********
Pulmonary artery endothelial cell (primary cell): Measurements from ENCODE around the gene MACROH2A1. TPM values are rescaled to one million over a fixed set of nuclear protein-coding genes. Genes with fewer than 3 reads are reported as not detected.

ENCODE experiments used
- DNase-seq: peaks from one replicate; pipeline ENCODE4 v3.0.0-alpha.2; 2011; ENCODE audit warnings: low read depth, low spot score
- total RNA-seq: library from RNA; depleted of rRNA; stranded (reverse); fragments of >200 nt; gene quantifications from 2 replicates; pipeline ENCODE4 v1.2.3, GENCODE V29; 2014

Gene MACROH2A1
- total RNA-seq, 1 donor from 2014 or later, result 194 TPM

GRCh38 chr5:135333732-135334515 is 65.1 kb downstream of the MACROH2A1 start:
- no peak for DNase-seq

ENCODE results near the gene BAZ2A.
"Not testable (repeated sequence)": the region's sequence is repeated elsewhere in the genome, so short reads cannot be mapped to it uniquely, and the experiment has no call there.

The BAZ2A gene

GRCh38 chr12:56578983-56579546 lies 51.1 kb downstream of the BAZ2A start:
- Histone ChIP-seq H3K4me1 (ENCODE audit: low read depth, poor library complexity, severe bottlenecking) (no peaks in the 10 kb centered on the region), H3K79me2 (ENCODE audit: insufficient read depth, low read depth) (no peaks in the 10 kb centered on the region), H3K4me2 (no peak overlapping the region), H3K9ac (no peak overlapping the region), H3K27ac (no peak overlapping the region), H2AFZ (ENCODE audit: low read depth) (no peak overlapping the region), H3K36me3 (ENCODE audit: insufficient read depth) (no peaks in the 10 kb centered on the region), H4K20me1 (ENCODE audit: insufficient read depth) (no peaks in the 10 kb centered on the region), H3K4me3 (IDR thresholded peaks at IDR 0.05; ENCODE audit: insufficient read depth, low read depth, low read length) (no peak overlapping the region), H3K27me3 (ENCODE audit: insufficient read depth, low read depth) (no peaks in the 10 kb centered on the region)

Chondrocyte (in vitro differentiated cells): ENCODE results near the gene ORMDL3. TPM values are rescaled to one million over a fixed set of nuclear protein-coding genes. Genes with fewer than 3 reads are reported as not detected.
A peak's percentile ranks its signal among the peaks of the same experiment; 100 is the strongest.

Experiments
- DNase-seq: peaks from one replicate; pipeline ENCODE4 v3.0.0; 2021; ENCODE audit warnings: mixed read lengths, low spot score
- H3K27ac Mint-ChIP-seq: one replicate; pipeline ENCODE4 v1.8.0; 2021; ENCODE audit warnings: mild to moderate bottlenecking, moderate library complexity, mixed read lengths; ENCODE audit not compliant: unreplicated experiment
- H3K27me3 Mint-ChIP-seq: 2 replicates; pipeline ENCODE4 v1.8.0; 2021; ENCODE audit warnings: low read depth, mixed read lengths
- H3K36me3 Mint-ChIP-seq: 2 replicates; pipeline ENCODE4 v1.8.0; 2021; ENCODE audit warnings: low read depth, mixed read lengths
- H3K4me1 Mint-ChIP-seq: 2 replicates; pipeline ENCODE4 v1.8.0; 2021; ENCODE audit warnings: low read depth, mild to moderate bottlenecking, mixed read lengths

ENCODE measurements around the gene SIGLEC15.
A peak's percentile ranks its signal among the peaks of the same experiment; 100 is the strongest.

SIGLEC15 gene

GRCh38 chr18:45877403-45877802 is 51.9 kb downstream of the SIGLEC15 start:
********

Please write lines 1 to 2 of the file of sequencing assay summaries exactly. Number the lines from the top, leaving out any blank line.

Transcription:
Pulmonary artery endothelial cell (primary cell): Measurements from ENCODE around the gene MACROH2A1. TPM values are rescaled to one million over a fixed set of nuclear protein-coding genes. Genes with fewer than 3 reads are reported as not detected.

ENCODE experiments used